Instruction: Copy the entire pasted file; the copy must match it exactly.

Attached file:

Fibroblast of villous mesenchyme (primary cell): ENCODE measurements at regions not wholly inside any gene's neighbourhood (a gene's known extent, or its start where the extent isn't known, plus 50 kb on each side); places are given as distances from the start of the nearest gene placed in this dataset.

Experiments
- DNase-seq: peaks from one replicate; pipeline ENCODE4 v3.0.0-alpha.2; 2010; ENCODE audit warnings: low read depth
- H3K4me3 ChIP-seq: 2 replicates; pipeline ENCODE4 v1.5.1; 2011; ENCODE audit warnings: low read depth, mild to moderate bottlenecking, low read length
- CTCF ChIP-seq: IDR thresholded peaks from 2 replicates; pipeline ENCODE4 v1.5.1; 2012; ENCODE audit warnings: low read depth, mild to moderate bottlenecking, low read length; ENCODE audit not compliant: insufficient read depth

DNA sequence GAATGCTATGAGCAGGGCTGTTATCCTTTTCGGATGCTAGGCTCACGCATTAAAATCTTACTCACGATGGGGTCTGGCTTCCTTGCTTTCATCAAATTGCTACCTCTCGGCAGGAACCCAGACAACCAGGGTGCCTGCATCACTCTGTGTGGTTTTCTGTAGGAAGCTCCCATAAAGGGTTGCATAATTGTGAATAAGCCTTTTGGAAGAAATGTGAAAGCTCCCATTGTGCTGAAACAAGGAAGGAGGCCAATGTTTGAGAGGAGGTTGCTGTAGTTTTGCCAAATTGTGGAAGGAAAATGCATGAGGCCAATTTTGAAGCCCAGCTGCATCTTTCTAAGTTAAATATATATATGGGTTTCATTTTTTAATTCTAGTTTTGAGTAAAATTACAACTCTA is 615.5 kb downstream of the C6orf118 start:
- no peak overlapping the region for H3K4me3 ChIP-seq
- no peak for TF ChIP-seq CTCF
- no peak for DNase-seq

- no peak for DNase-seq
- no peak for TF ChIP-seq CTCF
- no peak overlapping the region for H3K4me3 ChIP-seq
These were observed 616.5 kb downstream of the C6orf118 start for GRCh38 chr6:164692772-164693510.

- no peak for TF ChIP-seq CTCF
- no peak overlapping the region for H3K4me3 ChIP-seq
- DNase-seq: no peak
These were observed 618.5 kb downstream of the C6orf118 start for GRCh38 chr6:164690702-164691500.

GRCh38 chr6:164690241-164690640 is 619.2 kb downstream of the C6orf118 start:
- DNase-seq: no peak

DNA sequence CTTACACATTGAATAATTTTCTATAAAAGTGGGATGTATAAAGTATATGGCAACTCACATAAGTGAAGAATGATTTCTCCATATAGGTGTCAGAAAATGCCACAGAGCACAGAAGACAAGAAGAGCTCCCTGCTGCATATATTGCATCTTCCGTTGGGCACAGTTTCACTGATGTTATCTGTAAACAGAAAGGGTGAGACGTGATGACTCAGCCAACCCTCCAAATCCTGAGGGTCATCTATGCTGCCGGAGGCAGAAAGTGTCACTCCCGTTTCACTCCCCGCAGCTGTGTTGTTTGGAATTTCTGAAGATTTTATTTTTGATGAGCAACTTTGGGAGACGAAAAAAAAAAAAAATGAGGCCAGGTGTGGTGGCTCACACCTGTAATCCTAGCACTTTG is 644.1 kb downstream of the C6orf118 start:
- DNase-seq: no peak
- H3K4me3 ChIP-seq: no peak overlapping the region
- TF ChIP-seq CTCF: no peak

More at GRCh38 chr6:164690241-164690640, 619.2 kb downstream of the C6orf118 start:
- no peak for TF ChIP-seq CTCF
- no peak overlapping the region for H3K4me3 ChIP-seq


Fibroblast of villous mesenchyme (primary cell): ENCODE measurements at regions not wholly inside any gene's neighbourhood (a gene's known extent, or its start where the extent isn't known, plus 50 kb on each side); places are given as distances from the start of the nearest gene placed in this dataset.

Experiments
- DNase-seq: peaks from one replicate; pipeline ENCODE4 v3.0.0-alpha.2; 2010; ENCODE audit warnings: low read depth
- H3K4me3 ChIP-seq: 2 replicates; pipeline ENCODE4 v1.5.1; 2011; ENCODE audit warnings: low read depth, mild to moderate bottlenecking, low read length
- CTCF ChIP-seq: IDR thresholded peaks from 2 replicates; pipeline ENCODE4 v1.5.1; 2012; ENCODE audit warnings: low read depth, mild to moderate bottlenecking, low read length; ENCODE audit not compliant: insufficient read depth

DNA sequence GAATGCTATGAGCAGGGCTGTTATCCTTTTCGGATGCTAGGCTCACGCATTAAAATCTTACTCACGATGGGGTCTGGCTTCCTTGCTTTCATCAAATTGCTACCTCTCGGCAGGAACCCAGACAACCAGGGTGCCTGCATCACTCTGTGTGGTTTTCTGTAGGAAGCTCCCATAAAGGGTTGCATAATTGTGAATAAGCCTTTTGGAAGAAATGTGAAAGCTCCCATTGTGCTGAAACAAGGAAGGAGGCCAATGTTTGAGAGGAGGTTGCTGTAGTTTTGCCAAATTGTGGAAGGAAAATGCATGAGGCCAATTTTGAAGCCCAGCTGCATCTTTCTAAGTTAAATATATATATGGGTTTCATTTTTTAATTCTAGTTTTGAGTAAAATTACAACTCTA is 615.5 kb downstream of the C6orf118 start:
- no peak overlapping the region for H3K4me3 ChIP-seq
- no peak for TF ChIP-seq CTCF
- no peak for DNase-seq

- no peak for DNase-seq
- no peak for TF ChIP-seq CTCF
- no peak overlapping the region for H3K4me3 ChIP-seq
These were observed 616.5 kb downstream of the C6orf118 start for GRCh38 chr6:164692772-164693510.

- no peak for TF ChIP-seq CTCF
- no peak overlapping the region for H3K4me3 ChIP-seq
- DNase-seq: no peak
These were observed 618.5 kb downstream of the C6orf118 start for GRCh38 chr6:164690702-164691500.

GRCh38 chr6:164690241-164690640 is 619.2 kb downstream of the C6orf118 start:
- DNase-seq: no peak

DNA sequence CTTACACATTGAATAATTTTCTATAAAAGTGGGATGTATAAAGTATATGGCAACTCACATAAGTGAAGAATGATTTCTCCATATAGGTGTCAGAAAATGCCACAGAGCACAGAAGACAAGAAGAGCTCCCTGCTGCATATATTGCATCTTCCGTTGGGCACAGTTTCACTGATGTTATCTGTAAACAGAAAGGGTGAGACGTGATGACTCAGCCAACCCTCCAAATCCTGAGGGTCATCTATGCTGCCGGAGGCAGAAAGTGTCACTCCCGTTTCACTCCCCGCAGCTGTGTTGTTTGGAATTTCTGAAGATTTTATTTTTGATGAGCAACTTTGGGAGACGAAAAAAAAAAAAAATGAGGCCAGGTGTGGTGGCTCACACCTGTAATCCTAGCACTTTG is 644.1 kb downstream of the C6orf118 start:
- DNase-seq: no peak
- H3K4me3 ChIP-seq: no peak overlapping the region
- TF ChIP-seq CTCF: no peak

More at GRCh38 chr6:164690241-164690640, 619.2 kb downstream of the C6orf118 start:
- no peak for TF ChIP-seq CTCF
- no peak overlapping the region for H3K4me3 ChIP-seq